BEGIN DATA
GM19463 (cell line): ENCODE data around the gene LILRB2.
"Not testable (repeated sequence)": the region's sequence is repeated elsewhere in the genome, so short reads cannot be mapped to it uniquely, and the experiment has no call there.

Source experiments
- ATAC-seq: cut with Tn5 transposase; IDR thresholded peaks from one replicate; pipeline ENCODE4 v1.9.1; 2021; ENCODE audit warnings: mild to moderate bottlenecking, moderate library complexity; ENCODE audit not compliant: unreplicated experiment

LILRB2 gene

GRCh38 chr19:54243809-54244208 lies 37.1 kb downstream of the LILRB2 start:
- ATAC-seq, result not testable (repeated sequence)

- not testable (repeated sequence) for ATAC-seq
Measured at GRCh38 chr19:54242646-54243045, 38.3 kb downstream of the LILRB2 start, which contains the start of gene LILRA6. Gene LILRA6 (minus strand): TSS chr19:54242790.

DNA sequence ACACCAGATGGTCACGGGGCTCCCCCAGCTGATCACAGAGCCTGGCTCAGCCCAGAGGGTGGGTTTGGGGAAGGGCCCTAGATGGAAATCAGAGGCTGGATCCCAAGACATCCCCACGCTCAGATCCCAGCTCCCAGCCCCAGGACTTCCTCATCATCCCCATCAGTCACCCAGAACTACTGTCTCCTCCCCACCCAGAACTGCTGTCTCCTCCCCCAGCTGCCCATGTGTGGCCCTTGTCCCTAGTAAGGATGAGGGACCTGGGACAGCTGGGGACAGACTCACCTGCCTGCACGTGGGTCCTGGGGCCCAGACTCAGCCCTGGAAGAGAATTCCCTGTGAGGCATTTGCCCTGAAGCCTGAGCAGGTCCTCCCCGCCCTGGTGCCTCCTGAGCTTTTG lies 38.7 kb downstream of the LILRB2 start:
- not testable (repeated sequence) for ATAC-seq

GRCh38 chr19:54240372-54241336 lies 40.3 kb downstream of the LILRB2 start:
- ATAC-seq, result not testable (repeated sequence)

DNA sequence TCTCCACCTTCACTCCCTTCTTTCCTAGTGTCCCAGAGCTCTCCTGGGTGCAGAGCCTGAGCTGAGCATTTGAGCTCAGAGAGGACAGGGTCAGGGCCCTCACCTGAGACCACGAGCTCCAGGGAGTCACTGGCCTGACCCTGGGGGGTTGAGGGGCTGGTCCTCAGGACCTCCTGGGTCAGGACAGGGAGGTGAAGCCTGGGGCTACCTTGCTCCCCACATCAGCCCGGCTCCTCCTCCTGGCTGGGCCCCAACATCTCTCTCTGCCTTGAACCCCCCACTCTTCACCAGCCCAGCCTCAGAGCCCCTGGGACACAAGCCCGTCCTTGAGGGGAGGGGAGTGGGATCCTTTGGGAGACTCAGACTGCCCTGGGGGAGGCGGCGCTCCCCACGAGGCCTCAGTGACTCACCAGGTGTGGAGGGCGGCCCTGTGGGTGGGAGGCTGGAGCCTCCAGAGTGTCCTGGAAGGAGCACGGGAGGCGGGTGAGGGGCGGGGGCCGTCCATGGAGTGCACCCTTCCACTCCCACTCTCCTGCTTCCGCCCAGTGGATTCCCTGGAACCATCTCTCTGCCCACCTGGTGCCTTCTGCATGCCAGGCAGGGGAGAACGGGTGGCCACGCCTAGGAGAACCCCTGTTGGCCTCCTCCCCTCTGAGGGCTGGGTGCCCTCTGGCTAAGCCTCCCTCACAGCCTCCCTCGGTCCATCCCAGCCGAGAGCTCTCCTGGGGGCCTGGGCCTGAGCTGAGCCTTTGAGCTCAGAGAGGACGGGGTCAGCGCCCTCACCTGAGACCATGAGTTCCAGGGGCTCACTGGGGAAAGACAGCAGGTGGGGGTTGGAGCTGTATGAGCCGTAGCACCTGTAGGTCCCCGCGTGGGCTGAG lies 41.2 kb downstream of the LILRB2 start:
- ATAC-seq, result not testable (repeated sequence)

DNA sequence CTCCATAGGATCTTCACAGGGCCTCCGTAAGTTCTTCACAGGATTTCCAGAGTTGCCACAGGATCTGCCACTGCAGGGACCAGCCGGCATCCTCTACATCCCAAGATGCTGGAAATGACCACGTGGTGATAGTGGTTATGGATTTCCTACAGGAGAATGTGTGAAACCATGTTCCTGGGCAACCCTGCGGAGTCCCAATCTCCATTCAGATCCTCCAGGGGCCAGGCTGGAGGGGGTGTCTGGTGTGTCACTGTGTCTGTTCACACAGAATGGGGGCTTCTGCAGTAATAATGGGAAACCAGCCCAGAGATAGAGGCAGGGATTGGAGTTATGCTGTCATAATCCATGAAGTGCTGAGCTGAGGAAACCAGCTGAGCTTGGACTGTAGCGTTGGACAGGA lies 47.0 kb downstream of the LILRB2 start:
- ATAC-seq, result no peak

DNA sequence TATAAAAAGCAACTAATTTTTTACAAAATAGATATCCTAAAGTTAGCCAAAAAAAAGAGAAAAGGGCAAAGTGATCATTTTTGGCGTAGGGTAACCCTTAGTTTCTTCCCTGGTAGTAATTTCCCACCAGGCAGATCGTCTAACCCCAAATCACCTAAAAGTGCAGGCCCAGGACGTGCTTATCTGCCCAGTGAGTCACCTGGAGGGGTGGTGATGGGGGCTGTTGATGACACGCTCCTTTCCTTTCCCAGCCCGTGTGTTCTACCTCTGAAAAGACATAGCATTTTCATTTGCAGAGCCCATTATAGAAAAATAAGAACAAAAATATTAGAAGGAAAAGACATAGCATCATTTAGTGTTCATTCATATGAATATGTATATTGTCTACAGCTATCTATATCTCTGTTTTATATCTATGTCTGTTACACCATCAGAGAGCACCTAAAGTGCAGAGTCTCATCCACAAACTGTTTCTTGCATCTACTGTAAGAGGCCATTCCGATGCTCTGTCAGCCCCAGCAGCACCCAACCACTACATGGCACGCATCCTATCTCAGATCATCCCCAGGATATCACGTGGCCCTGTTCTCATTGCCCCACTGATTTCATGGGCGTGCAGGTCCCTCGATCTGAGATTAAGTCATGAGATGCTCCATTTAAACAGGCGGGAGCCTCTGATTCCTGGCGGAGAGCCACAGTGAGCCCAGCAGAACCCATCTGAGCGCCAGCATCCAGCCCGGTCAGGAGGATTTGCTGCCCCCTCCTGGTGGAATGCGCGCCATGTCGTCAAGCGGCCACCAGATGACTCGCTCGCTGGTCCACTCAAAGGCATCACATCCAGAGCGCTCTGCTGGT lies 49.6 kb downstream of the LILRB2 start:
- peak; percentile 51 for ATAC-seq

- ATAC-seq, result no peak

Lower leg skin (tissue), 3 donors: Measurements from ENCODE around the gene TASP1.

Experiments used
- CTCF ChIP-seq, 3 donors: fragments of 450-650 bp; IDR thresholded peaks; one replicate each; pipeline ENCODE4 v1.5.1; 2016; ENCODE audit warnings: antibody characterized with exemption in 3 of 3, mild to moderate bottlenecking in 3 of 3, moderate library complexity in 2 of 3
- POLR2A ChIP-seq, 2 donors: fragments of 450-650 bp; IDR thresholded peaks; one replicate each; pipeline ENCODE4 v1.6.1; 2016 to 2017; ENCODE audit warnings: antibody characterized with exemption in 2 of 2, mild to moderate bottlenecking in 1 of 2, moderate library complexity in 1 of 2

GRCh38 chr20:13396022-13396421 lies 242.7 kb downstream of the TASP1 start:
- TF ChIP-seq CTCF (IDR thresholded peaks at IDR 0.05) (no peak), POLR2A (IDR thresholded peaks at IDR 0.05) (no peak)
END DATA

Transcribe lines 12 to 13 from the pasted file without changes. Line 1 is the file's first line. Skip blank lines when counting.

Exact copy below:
GRCh38 chr19:54240372-54241336 lies 40.3 kb downstream of the LILRB2 start:
- ATAC-seq, result not testable (repeated sequence)